AP: Iraqi advance pauses to clear houses, roads at Mosul's edge

14:35, 02 November 2016
World
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Iraqi special forces paused their advance into the Islamic State group stronghold of Mosul on Wednesday, as poor weather hampered visibility and troops attempted to clear a recaptured neighborhood of any remaining militants, military officials said, according to The Associated Press.

REUTERS

Special forces could be seen going house to house in the Gogjali neighborhood of the country's second-largest city, while sappers searched the road for explosives and booby traps left behind by the jihadi fighters as they were driven out of the eastern district a day earlier, AP wrote.

Gen. Abdul-Ghani al-Asadi, the top counterterrorism forces commander, told reporters that the special forces had imposed a curfew in the neighborhood while gains there were being consolidated.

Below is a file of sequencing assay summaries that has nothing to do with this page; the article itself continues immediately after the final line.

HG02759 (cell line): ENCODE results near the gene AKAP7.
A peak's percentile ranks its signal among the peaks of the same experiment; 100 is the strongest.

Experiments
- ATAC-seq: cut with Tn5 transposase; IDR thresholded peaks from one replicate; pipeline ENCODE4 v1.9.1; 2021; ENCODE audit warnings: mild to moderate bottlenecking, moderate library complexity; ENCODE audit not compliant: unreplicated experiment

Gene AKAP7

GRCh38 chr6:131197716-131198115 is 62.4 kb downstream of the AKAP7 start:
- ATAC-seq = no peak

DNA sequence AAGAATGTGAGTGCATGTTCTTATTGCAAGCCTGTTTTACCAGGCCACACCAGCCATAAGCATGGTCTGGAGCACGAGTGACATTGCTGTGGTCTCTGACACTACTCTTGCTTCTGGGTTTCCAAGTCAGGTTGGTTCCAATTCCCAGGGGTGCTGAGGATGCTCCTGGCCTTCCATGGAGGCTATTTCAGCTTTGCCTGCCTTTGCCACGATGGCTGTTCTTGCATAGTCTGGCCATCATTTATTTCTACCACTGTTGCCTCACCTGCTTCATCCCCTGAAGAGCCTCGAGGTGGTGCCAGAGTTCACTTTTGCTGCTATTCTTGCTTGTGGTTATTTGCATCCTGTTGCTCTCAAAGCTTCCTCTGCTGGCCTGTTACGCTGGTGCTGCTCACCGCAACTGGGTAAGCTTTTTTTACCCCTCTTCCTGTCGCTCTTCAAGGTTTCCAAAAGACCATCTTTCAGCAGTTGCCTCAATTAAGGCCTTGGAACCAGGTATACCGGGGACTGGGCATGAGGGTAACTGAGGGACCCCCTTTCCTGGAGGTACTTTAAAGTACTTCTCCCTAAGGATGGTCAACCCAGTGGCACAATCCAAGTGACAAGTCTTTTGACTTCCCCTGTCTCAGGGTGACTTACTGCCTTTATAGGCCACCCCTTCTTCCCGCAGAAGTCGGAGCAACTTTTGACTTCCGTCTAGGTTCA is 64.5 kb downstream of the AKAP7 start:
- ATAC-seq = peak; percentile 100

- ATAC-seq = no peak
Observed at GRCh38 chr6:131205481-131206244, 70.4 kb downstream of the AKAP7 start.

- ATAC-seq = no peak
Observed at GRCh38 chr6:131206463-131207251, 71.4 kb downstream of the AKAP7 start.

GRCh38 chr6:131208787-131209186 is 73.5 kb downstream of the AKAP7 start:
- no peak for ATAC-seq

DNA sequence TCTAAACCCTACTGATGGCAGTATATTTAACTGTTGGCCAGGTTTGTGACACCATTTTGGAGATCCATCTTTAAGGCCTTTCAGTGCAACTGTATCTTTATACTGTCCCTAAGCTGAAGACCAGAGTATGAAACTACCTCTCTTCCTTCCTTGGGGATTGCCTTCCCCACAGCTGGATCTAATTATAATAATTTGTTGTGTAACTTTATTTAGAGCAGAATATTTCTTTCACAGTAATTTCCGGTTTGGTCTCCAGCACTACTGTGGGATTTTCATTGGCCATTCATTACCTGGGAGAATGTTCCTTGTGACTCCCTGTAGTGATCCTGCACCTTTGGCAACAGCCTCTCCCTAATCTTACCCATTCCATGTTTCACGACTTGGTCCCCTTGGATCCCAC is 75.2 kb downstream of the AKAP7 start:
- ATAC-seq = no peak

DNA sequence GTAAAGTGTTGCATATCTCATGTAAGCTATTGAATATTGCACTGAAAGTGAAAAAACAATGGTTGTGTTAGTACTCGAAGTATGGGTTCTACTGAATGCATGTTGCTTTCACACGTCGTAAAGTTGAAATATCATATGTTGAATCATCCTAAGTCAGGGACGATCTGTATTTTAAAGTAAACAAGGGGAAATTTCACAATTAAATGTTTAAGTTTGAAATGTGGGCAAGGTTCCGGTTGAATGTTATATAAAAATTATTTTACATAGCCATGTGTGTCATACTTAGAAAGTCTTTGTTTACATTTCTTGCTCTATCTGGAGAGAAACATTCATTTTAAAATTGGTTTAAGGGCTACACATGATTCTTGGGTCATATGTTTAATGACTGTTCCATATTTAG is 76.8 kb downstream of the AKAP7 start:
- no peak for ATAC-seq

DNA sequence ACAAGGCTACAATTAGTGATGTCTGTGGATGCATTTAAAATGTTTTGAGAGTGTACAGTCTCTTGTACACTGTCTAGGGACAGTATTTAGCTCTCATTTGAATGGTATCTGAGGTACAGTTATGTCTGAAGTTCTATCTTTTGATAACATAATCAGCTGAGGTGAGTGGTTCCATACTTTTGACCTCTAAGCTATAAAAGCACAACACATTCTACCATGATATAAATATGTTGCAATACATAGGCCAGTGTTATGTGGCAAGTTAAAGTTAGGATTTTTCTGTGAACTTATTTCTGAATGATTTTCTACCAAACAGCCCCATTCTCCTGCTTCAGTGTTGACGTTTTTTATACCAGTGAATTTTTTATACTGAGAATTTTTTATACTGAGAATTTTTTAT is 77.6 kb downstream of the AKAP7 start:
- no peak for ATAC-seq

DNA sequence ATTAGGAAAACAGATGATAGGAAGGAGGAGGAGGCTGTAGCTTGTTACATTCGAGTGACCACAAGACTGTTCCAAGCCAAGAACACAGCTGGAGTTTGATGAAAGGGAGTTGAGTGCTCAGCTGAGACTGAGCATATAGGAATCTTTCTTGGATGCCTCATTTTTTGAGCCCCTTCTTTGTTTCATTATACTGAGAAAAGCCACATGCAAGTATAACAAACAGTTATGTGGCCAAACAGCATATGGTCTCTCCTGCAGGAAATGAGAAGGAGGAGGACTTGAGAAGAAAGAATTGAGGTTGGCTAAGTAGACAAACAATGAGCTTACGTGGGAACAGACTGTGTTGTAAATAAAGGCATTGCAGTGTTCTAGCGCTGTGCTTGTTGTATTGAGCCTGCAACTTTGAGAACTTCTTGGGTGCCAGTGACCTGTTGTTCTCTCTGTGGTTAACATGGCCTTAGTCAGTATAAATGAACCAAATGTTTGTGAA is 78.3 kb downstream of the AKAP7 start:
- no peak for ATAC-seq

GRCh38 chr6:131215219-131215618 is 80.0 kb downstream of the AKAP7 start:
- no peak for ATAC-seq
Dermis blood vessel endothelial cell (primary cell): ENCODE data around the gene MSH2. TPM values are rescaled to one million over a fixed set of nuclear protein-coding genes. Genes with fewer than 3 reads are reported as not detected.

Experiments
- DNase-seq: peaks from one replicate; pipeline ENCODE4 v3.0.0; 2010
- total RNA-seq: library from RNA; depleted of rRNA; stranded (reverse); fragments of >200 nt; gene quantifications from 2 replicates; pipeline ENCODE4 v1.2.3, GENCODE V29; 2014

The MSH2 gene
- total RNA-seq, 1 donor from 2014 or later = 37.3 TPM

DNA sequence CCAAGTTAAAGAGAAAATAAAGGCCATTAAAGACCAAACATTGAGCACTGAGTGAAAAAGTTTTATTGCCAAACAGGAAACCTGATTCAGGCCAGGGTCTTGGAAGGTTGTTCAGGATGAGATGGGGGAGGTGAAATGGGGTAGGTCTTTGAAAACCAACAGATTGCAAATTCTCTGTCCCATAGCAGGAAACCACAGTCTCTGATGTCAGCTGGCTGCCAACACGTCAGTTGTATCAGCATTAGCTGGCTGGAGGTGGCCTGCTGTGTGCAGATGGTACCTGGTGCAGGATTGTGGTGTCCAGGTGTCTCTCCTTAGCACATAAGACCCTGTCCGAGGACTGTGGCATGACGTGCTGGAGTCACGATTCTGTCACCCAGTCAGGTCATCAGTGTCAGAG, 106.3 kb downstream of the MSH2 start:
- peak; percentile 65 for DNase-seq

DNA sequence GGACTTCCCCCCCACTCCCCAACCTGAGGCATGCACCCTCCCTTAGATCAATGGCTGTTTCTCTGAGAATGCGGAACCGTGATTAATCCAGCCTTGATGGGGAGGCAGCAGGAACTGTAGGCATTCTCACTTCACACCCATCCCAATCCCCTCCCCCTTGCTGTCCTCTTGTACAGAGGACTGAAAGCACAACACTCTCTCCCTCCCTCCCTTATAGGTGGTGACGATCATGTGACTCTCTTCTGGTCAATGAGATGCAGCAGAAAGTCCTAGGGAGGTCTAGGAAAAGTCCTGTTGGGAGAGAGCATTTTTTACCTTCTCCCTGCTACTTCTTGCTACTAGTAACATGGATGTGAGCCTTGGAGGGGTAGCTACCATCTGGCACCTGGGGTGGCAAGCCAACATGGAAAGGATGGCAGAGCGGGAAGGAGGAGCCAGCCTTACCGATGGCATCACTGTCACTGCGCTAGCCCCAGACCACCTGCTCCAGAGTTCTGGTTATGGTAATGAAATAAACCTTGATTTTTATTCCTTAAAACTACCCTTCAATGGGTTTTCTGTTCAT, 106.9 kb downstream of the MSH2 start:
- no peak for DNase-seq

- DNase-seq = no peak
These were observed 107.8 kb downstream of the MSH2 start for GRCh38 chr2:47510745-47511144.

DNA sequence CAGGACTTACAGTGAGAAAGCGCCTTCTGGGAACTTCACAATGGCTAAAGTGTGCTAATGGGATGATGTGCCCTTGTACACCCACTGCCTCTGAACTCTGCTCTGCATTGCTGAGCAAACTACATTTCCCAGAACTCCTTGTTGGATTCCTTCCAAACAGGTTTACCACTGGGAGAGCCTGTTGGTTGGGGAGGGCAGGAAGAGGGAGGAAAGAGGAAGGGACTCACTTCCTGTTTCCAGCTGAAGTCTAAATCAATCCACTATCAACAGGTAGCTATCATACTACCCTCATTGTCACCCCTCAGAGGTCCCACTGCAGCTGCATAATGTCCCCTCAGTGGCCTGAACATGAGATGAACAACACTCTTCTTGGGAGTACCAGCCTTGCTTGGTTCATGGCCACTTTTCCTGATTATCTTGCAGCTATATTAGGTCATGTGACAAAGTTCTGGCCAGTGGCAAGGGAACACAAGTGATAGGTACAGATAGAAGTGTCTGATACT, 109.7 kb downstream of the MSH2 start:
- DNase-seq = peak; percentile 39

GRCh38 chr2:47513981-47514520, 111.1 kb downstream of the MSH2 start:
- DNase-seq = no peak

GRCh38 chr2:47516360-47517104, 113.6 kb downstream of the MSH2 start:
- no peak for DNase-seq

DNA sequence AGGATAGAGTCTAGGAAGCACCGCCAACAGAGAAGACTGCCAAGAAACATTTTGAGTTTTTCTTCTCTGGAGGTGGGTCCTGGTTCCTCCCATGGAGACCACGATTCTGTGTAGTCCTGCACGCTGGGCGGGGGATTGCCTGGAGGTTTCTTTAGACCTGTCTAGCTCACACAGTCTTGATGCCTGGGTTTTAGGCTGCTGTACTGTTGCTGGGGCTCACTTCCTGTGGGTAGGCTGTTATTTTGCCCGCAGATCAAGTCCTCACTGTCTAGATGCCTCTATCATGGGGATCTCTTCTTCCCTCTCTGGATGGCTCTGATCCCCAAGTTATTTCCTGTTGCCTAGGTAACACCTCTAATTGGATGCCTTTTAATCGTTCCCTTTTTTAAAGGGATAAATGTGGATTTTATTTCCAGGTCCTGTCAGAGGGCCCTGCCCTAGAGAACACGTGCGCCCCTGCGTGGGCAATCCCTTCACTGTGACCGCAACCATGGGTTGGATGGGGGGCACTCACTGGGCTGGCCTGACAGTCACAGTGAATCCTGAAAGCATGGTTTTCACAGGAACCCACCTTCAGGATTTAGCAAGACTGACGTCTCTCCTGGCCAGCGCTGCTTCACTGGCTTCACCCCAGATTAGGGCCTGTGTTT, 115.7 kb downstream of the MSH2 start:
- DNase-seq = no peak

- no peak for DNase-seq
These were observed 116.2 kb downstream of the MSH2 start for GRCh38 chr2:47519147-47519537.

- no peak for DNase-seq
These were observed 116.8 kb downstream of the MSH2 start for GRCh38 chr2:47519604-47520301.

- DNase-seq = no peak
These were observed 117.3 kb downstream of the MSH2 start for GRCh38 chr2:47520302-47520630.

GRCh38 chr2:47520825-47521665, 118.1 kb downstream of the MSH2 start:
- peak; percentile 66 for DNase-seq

"We fear that Daesh militants could attack our forces or the town with mortars," he said, using the Arabic acronym for IS. "So for the safety of the families we ask them to stay inside their houses," he said in Bartella, some 15 kilometers (9 miles) behind the front lines.

Read alsoU.N.: IS kills 40 near Mosul, tries to move 25,000 to use as shieldsBrig. Gen. Haider Fadhil said that no advances were planned while high humidity and clouds obscured the view of aircraft and drones — a key component to the operations provided by a U.S.-led air campaign.

The guns were largely silent in Gogjali, which is inside Mosul's city limits but just outside more urban districts, although sporadic rifle cracks could be heard as well as some army artillery fire on IS positions. Fadhil said special forces had detained three suspected IS militants in the area.

Read alsoIraqi forces resume offensive towards eastern MosulThe pause came a day after Iraqi troops set foot in the city for the first time in more than two years, gearing up for urban warfare expected to take weeks, if not months.

In the next stage, troops will have to navigate streets likely lined with booby traps, fighting house-to-house while trying to avoid killing civilians, more than one million of whom are still in the city.

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